by Brian Doyle
In the sudden tree lot on what usually is the town baseball field,
But this is winter, sir, says the scout, and we own it this month.
This is the most headlong funny wry loquacious Boy Scout ever.
He tells me his name is Flip and he is proudly Scout First Class,
Which is, he tells me, a mere bus stop on his way to Eagle Scout.
This is how he talks, which I find hilarious. I don’t have the guts
To tell him I was the worst boy scout in the history of the galaxy,
But it’s not like I was going to get a word in anyway, he’s rolling
Along telling me about his merit badges, Indian lore and insectry,
He actually says insectry, which I didn’t know was a word before,
And reptile and bird lore, and rowing, and basketry, that was easy,
Basketry, that’s why all the guys score that one early, he confides,
And dog care, another totally easy one, he says, the only way you
Don’t get that one is you kill your dog, and I got one in bugle lore,
That was a pain because my father wanted to crush my bugle with
A hammer after a while, and I got badge in reading, that was cake.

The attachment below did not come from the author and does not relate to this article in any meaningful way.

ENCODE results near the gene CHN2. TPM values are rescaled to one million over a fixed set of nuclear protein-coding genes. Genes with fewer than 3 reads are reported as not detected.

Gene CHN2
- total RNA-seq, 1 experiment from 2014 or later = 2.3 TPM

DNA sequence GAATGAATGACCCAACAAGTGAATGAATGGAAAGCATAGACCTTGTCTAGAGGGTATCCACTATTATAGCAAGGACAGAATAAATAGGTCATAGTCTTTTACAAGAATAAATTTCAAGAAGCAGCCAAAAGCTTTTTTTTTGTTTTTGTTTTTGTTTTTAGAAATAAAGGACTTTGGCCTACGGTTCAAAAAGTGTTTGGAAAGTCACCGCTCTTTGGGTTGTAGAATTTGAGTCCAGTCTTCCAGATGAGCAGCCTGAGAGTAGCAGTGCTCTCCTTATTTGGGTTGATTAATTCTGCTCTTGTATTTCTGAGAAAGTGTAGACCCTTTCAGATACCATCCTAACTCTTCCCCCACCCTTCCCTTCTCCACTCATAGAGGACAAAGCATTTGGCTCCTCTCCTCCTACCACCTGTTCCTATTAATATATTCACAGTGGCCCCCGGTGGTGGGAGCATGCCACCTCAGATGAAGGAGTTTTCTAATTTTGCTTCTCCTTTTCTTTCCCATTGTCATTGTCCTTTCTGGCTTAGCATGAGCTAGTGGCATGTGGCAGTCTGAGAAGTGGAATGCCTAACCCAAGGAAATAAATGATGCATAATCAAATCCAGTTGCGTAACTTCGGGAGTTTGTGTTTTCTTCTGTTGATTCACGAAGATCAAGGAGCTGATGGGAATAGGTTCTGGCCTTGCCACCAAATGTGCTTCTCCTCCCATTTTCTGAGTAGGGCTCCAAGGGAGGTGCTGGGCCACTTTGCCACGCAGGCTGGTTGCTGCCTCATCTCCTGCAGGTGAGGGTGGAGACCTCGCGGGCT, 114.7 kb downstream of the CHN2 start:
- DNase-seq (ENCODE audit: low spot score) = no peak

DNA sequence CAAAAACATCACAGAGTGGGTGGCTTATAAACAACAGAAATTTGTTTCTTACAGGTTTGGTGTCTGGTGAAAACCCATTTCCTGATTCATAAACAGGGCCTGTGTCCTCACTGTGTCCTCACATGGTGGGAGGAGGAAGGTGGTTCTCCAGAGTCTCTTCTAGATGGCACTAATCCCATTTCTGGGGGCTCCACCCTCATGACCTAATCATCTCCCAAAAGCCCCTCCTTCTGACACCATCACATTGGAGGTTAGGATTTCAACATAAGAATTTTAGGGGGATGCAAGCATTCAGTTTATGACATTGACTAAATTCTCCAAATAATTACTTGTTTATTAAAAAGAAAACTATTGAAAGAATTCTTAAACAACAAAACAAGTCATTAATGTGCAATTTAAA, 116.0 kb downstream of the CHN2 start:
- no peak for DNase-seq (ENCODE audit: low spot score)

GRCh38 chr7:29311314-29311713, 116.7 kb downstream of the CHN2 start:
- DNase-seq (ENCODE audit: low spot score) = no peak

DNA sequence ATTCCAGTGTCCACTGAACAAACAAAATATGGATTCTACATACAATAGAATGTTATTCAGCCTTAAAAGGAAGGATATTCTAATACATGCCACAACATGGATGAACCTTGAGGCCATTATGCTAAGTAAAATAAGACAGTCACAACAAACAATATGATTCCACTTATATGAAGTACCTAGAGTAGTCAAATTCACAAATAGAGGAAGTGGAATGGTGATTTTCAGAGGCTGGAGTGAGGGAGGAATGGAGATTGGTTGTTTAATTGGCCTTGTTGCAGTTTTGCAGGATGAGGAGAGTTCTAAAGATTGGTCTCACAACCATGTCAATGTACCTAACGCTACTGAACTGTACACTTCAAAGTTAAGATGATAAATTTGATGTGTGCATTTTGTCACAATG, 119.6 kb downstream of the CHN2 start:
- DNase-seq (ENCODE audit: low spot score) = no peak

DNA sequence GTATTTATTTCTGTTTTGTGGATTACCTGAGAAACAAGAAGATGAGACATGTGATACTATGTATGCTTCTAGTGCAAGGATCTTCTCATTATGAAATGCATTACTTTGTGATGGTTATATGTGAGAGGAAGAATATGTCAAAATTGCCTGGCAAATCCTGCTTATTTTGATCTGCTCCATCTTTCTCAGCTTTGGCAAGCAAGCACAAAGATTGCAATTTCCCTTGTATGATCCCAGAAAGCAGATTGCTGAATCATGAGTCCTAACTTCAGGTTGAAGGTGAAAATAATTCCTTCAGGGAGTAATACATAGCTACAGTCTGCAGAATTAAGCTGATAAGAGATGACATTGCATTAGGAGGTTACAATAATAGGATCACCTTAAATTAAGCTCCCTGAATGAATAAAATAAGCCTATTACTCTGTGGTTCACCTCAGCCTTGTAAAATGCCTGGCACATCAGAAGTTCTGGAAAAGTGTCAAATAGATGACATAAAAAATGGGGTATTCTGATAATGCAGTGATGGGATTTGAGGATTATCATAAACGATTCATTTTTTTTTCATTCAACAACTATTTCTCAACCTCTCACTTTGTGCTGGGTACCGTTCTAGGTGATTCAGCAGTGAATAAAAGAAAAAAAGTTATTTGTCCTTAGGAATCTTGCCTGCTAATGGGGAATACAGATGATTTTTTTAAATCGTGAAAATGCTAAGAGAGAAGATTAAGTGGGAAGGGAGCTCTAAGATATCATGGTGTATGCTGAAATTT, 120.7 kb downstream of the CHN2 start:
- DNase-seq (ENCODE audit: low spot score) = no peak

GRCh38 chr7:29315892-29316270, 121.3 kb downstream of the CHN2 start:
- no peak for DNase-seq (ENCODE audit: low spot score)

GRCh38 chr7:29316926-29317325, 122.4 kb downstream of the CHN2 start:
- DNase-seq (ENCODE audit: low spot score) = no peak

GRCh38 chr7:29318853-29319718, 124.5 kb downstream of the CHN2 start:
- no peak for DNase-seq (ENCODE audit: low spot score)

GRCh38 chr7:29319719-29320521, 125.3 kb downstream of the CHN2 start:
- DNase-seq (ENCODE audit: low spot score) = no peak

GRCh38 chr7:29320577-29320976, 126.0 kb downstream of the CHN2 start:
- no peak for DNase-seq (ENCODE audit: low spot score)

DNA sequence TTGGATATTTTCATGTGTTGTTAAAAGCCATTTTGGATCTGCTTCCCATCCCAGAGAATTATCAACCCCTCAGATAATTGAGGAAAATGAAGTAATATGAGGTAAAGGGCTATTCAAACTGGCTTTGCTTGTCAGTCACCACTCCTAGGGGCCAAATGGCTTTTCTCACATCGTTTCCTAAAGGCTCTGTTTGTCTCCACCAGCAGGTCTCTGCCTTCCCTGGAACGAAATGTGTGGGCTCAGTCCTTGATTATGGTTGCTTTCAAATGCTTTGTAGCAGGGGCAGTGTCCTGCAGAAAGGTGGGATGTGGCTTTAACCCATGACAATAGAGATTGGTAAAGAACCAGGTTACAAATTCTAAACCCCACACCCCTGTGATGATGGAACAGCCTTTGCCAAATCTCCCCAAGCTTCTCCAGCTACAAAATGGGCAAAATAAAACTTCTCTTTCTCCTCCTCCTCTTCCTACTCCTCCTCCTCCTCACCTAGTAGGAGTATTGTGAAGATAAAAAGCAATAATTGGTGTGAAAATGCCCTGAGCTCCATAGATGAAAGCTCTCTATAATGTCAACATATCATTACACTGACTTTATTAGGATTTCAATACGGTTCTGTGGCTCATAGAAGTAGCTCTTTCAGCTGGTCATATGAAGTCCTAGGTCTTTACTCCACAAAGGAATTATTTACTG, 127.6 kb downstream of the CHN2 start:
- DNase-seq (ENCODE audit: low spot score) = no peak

There are some badges, says Flip, that probably no scout ever got,
Like theater, who would get a badge in theater, you know, and art,
You’d think that would be easy but it isn’t, so no one goes for that,
And now there’s one in entrepreneurship, which I know a guy who
Got that by starting a company selling cookies for like three weeks
Until he got his badge, and anyway all he ever sold was to his aunt.
There are some odd badges you can tell started in the old days, like
Pioneering and radio and shotgun-shooting, like who has a shotgun
These days, and railroading, and plumbing, and then there are some
That are like college prep or something, American labor, what’s up
With that, you know? Me, I like to go for the ones you would never
Do on your own, like fingerprinting and archery and auto mechanics.
So listen, speaking of entrepreneurship, sir, you want a tree or what?
Brian Doyle is the editor of Portland Magazine in Oregon, and the author of many books, most recently the novels Chicago and Martin Marten.